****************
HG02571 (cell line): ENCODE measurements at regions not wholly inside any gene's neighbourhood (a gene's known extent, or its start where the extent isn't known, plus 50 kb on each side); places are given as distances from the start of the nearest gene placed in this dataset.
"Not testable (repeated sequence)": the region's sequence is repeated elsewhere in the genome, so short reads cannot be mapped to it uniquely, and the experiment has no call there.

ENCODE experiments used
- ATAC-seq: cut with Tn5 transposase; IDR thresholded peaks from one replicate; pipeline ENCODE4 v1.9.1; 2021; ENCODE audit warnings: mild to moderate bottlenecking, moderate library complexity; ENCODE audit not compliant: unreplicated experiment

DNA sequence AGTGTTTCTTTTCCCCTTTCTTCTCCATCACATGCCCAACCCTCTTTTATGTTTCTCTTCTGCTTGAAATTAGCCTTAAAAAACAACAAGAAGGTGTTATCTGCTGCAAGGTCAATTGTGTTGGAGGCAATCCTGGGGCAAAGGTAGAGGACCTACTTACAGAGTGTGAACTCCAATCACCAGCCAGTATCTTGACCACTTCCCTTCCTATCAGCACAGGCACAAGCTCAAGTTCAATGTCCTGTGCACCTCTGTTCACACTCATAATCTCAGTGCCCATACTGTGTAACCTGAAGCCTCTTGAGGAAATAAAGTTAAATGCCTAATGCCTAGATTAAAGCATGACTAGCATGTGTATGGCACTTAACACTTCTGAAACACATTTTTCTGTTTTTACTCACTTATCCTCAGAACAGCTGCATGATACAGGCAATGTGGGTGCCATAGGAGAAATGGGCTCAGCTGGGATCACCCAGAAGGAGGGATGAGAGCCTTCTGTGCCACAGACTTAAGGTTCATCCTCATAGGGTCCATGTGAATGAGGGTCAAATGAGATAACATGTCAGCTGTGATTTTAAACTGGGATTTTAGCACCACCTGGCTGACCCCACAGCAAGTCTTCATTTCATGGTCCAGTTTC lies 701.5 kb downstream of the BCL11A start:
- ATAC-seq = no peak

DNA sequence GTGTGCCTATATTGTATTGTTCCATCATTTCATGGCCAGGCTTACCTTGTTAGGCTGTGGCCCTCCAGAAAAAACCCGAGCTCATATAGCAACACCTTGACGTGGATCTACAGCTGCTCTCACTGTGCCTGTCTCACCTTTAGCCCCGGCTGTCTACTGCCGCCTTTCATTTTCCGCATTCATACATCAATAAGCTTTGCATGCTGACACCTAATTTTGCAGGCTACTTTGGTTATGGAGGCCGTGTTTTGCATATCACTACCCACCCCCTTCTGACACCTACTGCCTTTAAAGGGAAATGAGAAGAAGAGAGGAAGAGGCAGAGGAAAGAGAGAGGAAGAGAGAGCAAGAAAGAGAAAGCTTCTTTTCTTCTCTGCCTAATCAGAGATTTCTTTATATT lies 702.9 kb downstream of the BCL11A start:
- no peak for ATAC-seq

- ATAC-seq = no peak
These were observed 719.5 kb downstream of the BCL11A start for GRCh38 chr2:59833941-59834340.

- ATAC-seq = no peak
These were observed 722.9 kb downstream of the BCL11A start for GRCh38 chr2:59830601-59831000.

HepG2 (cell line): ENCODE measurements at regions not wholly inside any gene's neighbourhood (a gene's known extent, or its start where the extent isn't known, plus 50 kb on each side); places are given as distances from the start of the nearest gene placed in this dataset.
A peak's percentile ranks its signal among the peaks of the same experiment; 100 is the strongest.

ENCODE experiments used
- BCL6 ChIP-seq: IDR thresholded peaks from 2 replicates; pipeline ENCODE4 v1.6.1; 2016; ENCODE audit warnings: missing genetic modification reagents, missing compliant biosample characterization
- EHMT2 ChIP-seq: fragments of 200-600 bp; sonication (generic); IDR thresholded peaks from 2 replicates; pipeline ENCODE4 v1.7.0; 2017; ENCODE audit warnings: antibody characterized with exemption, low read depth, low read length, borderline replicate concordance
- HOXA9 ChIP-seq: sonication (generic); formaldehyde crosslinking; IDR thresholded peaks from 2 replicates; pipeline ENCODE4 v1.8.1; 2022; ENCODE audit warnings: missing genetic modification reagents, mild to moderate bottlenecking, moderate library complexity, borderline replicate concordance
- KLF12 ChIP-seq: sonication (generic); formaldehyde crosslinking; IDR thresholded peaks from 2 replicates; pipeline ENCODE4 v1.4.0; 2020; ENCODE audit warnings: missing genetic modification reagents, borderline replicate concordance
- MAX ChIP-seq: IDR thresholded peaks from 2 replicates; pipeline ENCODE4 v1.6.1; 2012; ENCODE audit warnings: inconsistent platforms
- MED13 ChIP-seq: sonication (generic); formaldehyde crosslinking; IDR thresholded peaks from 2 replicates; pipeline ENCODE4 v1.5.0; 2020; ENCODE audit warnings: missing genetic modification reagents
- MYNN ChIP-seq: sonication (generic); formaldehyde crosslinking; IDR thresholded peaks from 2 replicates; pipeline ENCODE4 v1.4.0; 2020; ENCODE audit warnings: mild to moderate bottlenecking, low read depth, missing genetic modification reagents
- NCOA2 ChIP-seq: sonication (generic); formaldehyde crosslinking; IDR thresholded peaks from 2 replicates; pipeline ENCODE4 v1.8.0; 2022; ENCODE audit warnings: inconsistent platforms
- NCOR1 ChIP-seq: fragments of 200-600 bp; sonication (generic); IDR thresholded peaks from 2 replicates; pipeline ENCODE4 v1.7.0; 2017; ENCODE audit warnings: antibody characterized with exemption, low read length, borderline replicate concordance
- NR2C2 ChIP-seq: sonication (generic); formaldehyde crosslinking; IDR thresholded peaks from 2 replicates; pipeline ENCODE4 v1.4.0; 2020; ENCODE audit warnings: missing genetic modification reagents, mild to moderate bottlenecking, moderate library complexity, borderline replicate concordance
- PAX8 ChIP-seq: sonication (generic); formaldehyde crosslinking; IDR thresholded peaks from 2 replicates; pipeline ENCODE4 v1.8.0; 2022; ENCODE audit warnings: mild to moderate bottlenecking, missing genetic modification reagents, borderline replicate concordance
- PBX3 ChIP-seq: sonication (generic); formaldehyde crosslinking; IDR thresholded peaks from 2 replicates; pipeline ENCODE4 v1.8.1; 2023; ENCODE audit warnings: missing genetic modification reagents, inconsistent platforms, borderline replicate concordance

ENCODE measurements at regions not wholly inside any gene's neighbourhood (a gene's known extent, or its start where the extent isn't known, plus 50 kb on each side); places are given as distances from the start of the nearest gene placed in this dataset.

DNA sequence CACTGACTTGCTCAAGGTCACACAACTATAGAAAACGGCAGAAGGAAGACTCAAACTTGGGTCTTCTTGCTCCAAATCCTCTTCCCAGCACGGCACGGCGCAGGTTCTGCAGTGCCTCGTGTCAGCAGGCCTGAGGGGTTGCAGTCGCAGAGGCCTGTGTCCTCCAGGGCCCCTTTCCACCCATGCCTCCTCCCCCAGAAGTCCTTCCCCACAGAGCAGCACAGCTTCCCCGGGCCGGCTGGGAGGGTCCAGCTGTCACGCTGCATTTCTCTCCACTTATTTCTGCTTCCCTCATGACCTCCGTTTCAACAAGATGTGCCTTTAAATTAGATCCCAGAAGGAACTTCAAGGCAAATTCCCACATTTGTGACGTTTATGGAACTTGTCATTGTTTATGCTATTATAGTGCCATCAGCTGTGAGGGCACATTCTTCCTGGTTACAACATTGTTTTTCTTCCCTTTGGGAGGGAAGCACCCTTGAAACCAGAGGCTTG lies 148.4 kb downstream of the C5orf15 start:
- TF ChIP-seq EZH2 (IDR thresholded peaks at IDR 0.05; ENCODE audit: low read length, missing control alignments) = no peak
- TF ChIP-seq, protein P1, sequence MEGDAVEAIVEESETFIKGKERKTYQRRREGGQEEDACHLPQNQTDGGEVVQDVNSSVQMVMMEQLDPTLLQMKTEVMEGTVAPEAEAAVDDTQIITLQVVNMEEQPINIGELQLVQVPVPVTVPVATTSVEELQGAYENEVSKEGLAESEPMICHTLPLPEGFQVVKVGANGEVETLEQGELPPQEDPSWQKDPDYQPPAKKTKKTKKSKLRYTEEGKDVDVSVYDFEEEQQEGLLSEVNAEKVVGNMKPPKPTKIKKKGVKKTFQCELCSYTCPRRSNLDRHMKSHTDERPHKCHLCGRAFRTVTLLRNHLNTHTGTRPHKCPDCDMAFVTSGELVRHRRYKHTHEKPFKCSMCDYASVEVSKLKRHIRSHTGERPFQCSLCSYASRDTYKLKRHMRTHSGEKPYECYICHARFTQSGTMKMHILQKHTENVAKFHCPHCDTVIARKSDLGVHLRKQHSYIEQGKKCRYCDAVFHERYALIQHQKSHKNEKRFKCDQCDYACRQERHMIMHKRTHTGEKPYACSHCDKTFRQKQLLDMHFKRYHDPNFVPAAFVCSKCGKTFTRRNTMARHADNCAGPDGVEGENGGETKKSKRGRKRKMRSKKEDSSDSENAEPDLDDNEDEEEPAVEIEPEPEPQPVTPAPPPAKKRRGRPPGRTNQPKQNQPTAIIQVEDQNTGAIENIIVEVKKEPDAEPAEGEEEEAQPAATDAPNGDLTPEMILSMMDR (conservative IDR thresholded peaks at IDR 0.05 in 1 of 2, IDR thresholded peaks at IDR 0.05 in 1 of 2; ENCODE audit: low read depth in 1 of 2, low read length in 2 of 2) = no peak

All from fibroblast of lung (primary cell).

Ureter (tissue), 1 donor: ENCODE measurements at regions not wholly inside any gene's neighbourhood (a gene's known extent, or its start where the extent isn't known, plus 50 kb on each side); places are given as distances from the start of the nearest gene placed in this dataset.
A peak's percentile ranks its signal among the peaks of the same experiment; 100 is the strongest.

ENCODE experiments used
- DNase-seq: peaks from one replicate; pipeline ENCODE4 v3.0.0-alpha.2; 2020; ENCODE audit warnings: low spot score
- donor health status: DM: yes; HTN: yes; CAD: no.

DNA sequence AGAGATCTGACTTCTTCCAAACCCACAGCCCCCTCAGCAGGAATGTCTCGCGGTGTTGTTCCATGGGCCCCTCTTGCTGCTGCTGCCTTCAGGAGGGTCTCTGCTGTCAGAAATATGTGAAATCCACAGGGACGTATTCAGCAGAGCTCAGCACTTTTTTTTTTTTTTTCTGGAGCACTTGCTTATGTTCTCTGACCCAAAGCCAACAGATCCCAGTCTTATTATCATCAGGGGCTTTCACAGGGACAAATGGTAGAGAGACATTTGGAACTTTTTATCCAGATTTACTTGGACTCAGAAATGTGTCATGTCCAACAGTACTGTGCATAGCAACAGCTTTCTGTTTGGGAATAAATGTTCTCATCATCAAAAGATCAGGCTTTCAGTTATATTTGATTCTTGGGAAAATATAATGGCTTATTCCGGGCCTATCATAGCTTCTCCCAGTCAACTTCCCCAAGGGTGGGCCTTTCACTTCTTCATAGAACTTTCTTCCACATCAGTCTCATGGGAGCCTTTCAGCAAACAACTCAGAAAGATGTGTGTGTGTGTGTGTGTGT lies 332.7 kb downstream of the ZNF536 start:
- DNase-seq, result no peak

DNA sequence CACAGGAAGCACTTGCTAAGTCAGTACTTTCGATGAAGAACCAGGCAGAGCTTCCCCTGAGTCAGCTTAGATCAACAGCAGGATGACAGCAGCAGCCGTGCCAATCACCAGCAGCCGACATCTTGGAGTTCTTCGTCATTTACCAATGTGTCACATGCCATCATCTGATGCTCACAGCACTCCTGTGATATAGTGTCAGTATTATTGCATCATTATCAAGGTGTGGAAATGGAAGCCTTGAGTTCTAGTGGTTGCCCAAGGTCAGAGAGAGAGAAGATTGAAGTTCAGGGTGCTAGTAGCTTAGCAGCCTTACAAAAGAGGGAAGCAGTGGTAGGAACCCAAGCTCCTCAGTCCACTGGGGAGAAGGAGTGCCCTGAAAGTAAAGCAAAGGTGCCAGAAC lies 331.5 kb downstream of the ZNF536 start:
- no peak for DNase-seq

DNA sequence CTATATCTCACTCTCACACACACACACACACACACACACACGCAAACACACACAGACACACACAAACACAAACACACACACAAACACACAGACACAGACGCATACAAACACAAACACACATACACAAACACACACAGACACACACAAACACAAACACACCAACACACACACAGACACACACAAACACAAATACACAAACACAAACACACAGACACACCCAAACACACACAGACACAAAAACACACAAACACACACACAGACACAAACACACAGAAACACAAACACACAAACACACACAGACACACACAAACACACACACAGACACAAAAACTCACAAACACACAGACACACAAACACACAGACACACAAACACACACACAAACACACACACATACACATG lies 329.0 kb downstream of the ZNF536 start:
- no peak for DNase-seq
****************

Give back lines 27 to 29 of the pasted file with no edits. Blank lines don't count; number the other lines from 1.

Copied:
- PBX3 ChIP-seq: sonication (generic); formaldehyde crosslinking; IDR thresholded peaks from 2 replicates; pipeline ENCODE4 v1.8.1; 2023; ENCODE audit warnings: missing genetic modification reagents, inconsistent platforms, borderline replicate concordance

ENCODE measurements at regions not wholly inside any gene's neighbourhood (a gene's known extent, or its start where the extent isn't known, plus 50 kb on each side); places are given as distances from the start of the nearest gene placed in this dataset.

DNA sequence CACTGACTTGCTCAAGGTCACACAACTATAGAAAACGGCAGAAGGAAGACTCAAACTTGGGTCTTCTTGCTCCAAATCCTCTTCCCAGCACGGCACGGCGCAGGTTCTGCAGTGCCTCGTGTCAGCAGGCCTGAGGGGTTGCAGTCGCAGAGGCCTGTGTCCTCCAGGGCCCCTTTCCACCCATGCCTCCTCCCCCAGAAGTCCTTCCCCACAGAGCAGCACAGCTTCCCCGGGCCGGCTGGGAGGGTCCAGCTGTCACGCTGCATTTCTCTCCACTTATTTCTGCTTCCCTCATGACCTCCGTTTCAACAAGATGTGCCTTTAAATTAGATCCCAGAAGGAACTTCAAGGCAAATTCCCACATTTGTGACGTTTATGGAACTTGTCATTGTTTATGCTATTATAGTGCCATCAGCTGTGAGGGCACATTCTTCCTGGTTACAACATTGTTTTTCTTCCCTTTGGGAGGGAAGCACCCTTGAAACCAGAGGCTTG lies 148.4 kb downstream of the C5orf15 start: